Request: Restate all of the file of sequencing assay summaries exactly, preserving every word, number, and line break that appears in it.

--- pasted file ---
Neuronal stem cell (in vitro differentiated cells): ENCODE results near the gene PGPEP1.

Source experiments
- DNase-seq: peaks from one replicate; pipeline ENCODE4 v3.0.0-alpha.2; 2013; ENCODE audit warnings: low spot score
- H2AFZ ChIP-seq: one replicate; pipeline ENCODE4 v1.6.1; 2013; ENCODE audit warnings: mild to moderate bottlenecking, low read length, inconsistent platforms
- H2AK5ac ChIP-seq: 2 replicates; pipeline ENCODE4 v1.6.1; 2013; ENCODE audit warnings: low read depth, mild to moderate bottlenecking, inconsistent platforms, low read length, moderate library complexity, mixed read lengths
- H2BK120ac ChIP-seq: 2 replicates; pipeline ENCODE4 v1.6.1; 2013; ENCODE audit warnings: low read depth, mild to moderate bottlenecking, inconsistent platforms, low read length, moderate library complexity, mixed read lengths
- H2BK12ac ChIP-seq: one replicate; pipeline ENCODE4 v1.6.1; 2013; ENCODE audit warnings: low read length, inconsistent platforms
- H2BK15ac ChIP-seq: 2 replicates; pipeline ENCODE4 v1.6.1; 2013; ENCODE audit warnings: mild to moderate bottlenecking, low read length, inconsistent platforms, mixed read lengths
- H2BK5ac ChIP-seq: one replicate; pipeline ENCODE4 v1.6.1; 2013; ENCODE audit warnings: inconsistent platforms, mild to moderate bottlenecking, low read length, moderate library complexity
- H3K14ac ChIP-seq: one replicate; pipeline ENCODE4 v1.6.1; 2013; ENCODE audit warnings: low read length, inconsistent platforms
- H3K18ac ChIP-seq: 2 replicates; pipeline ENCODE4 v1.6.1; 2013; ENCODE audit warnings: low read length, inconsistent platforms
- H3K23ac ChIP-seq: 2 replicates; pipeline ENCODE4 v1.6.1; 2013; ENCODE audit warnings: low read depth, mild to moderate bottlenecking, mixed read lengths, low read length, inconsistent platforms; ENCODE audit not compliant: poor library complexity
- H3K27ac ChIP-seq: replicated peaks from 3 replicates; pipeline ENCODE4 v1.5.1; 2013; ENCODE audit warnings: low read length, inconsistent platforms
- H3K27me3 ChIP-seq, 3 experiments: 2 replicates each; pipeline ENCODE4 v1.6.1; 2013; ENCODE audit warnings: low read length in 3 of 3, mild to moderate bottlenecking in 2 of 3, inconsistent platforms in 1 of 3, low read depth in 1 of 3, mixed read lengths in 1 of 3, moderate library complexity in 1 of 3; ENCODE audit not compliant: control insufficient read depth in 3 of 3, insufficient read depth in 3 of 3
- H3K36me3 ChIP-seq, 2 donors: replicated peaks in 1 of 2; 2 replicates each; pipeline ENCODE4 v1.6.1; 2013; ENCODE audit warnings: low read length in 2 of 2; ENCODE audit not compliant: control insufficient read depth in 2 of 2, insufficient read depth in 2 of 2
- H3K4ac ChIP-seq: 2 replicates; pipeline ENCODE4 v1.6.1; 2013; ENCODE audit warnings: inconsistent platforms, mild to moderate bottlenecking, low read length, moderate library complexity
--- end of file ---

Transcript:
Neuronal stem cell (in vitro differentiated cells): ENCODE results near the gene PGPEP1.

Source experiments
- DNase-seq: peaks from one replicate; pipeline ENCODE4 v3.0.0-alpha.2; 2013; ENCODE audit warnings: low spot score
- H2AFZ ChIP-seq: one replicate; pipeline ENCODE4 v1.6.1; 2013; ENCODE audit warnings: mild to moderate bottlenecking, low read length, inconsistent platforms
- H2AK5ac ChIP-seq: 2 replicates; pipeline ENCODE4 v1.6.1; 2013; ENCODE audit warnings: low read depth, mild to moderate bottlenecking, inconsistent platforms, low read length, moderate library complexity, mixed read lengths
- H2BK120ac ChIP-seq: 2 replicates; pipeline ENCODE4 v1.6.1; 2013; ENCODE audit warnings: low read depth, mild to moderate bottlenecking, inconsistent platforms, low read length, moderate library complexity, mixed read lengths
- H2BK12ac ChIP-seq: one replicate; pipeline ENCODE4 v1.6.1; 2013; ENCODE audit warnings: low read length, inconsistent platforms
- H2BK15ac ChIP-seq: 2 replicates; pipeline ENCODE4 v1.6.1; 2013; ENCODE audit warnings: mild to moderate bottlenecking, low read length, inconsistent platforms, mixed read lengths
- H2BK5ac ChIP-seq: one replicate; pipeline ENCODE4 v1.6.1; 2013; ENCODE audit warnings: inconsistent platforms, mild to moderate bottlenecking, low read length, moderate library complexity
- H3K14ac ChIP-seq: one replicate; pipeline ENCODE4 v1.6.1; 2013; ENCODE audit warnings: low read length, inconsistent platforms
- H3K18ac ChIP-seq: 2 replicates; pipeline ENCODE4 v1.6.1; 2013; ENCODE audit warnings: low read length, inconsistent platforms
- H3K23ac ChIP-seq: 2 replicates; pipeline ENCODE4 v1.6.1; 2013; ENCODE audit warnings: low read depth, mild to moderate bottlenecking, mixed read lengths, low read length, inconsistent platforms; ENCODE audit not compliant: poor library complexity
- H3K27ac ChIP-seq: replicated peaks from 3 replicates; pipeline ENCODE4 v1.5.1; 2013; ENCODE audit warnings: low read length, inconsistent platforms
- H3K27me3 ChIP-seq, 3 experiments: 2 replicates each; pipeline ENCODE4 v1.6.1; 2013; ENCODE audit warnings: low read length in 3 of 3, mild to moderate bottlenecking in 2 of 3, inconsistent platforms in 1 of 3, low read depth in 1 of 3, mixed read lengths in 1 of 3, moderate library complexity in 1 of 3; ENCODE audit not compliant: control insufficient read depth in 3 of 3, insufficient read depth in 3 of 3
- H3K36me3 ChIP-seq, 2 donors: replicated peaks in 1 of 2; 2 replicates each; pipeline ENCODE4 v1.6.1; 2013; ENCODE audit warnings: low read length in 2 of 2; ENCODE audit not compliant: control insufficient read depth in 2 of 2, insufficient read depth in 2 of 2
- H3K4ac ChIP-seq: 2 replicates; pipeline ENCODE4 v1.6.1; 2013; ENCODE audit warnings: inconsistent platforms, mild to moderate bottlenecking, low read length, moderate library complexity